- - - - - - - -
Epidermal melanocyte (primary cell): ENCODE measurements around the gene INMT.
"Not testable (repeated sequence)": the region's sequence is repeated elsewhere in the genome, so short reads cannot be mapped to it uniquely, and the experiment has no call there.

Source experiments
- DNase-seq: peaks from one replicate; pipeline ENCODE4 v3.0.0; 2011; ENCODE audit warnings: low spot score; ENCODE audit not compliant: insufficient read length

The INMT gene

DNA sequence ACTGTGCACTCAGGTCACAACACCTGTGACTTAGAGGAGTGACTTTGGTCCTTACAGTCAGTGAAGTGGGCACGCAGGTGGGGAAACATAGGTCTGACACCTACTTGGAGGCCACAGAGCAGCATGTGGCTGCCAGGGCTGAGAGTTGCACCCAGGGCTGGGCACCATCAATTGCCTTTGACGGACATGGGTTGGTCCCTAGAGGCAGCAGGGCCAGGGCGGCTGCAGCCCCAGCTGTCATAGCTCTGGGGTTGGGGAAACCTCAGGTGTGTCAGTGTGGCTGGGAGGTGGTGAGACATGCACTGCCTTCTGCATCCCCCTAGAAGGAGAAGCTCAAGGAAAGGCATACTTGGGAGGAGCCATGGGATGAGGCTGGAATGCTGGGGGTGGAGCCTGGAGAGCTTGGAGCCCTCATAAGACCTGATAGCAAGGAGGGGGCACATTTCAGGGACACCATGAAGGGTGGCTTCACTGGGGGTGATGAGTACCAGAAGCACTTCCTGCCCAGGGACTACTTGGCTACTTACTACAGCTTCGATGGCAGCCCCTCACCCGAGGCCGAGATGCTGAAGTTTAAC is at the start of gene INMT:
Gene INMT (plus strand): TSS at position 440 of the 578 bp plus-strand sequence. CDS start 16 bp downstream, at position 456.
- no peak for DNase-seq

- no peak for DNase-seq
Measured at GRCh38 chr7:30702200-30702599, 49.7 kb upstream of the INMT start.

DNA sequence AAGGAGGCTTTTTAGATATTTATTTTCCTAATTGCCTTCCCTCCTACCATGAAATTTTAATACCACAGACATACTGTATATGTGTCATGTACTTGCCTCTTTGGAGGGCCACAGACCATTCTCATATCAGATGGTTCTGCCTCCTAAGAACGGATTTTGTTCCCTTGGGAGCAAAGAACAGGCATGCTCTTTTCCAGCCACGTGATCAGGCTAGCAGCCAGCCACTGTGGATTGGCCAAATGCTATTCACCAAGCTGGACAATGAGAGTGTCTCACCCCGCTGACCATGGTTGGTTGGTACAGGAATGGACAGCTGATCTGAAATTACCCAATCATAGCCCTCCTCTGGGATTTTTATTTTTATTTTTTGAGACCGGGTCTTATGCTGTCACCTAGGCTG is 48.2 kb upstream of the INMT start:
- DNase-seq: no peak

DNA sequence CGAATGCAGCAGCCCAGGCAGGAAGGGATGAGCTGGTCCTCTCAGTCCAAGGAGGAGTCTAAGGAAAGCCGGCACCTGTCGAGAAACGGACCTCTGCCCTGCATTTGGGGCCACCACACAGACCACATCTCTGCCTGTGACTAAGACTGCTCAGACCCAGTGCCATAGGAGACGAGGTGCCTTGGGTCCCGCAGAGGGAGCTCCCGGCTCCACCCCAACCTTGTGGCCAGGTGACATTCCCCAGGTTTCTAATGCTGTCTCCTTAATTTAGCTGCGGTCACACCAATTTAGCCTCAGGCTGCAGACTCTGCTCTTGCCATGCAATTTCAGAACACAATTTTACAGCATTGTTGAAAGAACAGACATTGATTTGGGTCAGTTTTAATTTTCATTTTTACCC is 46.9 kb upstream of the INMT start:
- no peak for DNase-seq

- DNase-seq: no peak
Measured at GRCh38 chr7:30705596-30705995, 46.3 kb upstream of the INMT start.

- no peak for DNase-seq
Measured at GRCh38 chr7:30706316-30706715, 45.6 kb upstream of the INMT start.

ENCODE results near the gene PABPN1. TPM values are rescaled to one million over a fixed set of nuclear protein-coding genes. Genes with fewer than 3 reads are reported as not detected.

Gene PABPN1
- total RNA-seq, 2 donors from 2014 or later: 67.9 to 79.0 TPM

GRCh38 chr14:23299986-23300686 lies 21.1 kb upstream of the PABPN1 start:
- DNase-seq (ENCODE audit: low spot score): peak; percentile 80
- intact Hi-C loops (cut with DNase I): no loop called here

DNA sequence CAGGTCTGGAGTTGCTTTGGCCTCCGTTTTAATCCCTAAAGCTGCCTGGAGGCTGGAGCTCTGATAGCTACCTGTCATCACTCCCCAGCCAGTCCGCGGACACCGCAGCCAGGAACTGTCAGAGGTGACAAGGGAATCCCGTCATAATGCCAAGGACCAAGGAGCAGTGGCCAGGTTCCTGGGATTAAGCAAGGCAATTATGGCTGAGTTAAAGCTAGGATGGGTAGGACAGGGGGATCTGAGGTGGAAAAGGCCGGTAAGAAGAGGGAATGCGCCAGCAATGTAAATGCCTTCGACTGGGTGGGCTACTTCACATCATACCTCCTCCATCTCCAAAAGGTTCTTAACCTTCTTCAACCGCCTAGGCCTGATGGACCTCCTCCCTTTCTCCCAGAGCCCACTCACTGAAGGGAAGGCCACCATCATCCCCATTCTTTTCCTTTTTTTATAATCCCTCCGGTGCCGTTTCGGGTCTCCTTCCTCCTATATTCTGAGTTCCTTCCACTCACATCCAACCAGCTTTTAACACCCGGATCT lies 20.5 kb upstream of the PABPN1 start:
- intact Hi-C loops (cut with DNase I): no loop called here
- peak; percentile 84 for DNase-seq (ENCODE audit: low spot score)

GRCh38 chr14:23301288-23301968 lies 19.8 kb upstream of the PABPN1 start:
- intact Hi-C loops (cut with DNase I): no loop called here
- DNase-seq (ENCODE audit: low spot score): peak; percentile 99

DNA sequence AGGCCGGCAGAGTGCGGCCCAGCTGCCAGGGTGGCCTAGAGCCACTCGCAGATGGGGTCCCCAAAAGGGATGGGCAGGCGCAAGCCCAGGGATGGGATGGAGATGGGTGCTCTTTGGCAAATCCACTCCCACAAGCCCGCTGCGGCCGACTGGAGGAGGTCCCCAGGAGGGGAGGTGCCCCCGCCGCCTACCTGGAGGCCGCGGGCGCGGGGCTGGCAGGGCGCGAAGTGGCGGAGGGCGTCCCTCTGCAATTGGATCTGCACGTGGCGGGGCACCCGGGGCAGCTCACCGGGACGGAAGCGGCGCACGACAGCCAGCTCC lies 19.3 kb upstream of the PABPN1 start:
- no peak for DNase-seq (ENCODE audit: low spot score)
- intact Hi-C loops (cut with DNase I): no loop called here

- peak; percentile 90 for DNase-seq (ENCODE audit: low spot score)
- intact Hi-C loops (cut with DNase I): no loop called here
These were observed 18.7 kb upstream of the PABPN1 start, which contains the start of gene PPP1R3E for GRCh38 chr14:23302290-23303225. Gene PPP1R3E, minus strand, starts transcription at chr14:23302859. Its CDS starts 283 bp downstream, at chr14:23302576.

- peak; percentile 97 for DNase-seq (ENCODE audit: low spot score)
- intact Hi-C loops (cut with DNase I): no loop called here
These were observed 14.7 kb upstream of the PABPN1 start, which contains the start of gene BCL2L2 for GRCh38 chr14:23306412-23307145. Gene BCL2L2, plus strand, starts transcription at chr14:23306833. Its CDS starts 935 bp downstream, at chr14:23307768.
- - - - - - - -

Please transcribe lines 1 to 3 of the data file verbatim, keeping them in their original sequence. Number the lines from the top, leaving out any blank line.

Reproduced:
Epidermal melanocyte (primary cell): ENCODE measurements around the gene INMT.
"Not testable (repeated sequence)": the region's sequence is repeated elsewhere in the genome, so short reads cannot be mapped to it uniquely, and the experiment has no call there.

Source experiments